D. 4th ‘ We are tempted by the big things.
But the devil tempts us to sin with the great and noble things in life too. ‘The devil took him to a very high mountain and showed him all the kingdoms of the world and their glory. And he said to him, ‘All these I will give to you, if you will fall down and worship me.”
What is it that Luther mentions in his famous hymn that the tempter comes after us with? The great things, the most loved things in our life, “house, goods, honor.” These are much bigger and nobler than daily bread.
Have we ever let go of God’s hand for just a while in order to grab hold of something big and grand; the chance to advance or to be accepted? A bigger house, more goods, greater honor? Is there anything intrinsically wrong with any of these things? No, not in and of themselves. But in the hands of the devil, they can become powerful tools to separate us from God and His Word?
II. Resisting Temptation
A. 1st ‘ Not in us.
What then shall we do? How are we to resist the temptation that comes at us without ceasing, day and night, for forty days and forty nights, and from every direction? How are we ever to become that “blessed person” of whom the letter of James speaks, who resists every temptation and receives “the crown of life?”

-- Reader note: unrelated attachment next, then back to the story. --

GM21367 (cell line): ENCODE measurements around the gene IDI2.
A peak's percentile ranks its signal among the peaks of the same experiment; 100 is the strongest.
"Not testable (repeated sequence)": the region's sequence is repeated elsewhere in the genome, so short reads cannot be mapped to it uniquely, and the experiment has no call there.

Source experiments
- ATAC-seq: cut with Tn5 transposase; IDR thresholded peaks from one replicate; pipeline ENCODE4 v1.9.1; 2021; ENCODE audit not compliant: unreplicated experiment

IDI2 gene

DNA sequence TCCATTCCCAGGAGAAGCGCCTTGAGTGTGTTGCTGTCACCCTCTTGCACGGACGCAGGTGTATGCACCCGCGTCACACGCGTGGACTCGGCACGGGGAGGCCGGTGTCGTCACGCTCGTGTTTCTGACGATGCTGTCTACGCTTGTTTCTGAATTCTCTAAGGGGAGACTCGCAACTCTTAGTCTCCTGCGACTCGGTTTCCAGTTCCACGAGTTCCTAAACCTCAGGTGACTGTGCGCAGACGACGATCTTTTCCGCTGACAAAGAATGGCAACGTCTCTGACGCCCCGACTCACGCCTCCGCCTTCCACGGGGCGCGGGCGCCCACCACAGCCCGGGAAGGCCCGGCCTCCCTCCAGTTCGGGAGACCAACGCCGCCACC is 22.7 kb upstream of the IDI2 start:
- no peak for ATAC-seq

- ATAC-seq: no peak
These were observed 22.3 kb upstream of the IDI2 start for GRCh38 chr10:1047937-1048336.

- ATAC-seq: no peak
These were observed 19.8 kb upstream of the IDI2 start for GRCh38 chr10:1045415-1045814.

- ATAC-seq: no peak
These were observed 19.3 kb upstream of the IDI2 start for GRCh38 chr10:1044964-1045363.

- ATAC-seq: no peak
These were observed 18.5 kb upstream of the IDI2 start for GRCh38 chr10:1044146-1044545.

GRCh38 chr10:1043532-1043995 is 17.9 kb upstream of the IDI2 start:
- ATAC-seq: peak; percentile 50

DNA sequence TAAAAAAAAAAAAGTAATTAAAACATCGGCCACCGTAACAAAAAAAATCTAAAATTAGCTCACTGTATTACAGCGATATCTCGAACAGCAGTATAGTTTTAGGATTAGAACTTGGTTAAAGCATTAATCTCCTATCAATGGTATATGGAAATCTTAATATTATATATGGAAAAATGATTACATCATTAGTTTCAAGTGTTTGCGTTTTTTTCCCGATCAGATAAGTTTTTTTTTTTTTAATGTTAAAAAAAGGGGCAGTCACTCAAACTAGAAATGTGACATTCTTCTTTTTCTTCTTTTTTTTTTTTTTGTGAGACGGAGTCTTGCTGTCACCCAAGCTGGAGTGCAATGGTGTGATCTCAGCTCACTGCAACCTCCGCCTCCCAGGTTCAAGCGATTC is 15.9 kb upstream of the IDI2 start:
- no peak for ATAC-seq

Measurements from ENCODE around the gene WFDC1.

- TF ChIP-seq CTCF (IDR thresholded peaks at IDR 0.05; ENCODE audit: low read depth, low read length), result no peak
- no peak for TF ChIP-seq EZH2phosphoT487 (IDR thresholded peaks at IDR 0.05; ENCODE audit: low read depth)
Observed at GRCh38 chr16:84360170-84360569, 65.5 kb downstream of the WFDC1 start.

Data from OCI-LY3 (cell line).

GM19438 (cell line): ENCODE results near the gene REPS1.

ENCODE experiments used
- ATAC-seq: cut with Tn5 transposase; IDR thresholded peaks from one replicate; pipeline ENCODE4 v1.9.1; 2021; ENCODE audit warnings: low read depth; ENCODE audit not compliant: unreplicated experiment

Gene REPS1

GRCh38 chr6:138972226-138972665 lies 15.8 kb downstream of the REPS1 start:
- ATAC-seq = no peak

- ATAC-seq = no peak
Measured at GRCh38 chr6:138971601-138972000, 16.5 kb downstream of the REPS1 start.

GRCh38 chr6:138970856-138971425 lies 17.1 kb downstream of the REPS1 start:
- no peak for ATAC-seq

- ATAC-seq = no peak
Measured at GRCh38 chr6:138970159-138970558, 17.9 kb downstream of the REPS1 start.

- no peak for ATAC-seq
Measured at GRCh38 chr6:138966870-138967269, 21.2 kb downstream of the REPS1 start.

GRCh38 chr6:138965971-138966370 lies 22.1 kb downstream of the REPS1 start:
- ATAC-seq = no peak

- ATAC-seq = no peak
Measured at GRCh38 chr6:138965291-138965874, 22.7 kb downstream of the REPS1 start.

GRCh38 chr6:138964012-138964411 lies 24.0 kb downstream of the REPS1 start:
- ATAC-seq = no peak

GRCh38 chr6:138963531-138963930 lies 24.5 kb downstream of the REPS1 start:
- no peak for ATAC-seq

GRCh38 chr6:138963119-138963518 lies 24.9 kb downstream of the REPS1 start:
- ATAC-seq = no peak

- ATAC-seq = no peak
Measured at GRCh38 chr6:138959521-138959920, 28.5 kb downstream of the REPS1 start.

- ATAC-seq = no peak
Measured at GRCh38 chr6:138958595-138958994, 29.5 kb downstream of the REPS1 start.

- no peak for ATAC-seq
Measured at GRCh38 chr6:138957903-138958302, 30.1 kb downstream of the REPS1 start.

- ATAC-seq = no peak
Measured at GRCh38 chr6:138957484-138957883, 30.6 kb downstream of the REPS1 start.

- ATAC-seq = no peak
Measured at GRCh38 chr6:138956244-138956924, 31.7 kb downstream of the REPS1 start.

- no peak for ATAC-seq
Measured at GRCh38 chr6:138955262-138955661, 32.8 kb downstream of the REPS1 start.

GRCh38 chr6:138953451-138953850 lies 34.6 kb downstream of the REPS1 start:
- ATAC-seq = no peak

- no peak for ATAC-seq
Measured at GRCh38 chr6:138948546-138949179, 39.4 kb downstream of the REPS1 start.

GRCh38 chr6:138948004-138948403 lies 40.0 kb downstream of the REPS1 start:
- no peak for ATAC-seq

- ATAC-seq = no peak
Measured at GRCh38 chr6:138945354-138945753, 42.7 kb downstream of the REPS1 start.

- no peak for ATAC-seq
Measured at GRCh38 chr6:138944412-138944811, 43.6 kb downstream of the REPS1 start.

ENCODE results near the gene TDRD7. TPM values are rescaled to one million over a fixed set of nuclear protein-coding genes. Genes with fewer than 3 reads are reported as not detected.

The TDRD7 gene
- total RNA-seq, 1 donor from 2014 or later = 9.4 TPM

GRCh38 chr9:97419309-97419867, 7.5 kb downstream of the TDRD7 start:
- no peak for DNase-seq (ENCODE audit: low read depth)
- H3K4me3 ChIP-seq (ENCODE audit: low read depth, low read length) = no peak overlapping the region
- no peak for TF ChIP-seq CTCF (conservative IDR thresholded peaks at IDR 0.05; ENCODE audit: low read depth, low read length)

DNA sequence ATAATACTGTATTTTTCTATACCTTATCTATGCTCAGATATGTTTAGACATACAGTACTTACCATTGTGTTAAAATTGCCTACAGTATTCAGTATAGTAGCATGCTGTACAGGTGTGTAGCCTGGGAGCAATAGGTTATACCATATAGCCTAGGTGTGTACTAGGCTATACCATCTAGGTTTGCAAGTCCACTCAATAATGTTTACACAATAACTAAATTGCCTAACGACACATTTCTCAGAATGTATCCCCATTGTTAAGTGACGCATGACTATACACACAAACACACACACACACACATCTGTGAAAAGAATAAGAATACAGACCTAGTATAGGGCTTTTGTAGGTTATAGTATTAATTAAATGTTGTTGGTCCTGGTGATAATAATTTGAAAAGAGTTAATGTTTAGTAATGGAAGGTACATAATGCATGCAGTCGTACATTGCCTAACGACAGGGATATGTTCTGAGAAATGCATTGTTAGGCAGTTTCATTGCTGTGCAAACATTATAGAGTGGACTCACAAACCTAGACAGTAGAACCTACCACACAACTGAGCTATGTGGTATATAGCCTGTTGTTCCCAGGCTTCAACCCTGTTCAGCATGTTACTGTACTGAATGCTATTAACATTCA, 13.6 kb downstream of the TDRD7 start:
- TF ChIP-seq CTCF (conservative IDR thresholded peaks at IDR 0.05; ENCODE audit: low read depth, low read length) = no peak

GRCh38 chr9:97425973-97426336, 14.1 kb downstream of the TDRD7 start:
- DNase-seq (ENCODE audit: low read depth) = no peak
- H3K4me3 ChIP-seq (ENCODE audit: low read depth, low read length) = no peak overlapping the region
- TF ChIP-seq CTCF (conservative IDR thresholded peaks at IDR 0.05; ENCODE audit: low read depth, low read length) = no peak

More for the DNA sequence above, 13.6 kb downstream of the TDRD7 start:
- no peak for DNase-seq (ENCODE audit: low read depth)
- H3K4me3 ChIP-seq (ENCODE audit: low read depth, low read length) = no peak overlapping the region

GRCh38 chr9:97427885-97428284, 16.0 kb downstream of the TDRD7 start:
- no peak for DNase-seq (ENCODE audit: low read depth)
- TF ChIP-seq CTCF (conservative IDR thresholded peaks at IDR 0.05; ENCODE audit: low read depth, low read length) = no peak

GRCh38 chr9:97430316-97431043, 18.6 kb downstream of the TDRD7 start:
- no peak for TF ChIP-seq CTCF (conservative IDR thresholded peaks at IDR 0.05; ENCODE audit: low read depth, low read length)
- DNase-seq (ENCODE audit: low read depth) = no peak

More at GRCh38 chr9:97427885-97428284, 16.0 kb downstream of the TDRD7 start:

Well, let’s begin by saying that the answer certainly does not lie within ourselves. It is, in fact, because we are not able to resist the temptation to sin that Jesus Christ has come into the world.
The first thing to understand is that the answer to temptation is not simply to try harder. St. Paul warns, ‘Let anyone who thinks that he can stand take heed lest he fall.’ (1Cor. 10:12). As counter intuitive as it sounds, we are at our weakest when we think that we are strong enough to resist temptation, and we are at our strongest when we know that we are weak. For when we are weak and we know it we run to Christ and cling to Him.
B. 2nd ‘ Use The Word of God.
As Jesus entered the desert, He possessed a powerful weapon against temptation – the Word of God. In each of the temptations Jesus faced, He always answered, “It is written, it is written, it is written…” Jesus held tightly to the Father’s hand in the face of every temptation by holding onto the Word of God. Against this, the tempter could not stand. As Luther had us sing, ‘one little word subdues Him.’
But how can we apply this to ourselves when we don’t know God’s Word? I’m afraid that we fall for temptation as we do, not because we doubt God’s Word, but because we simply don’t know it.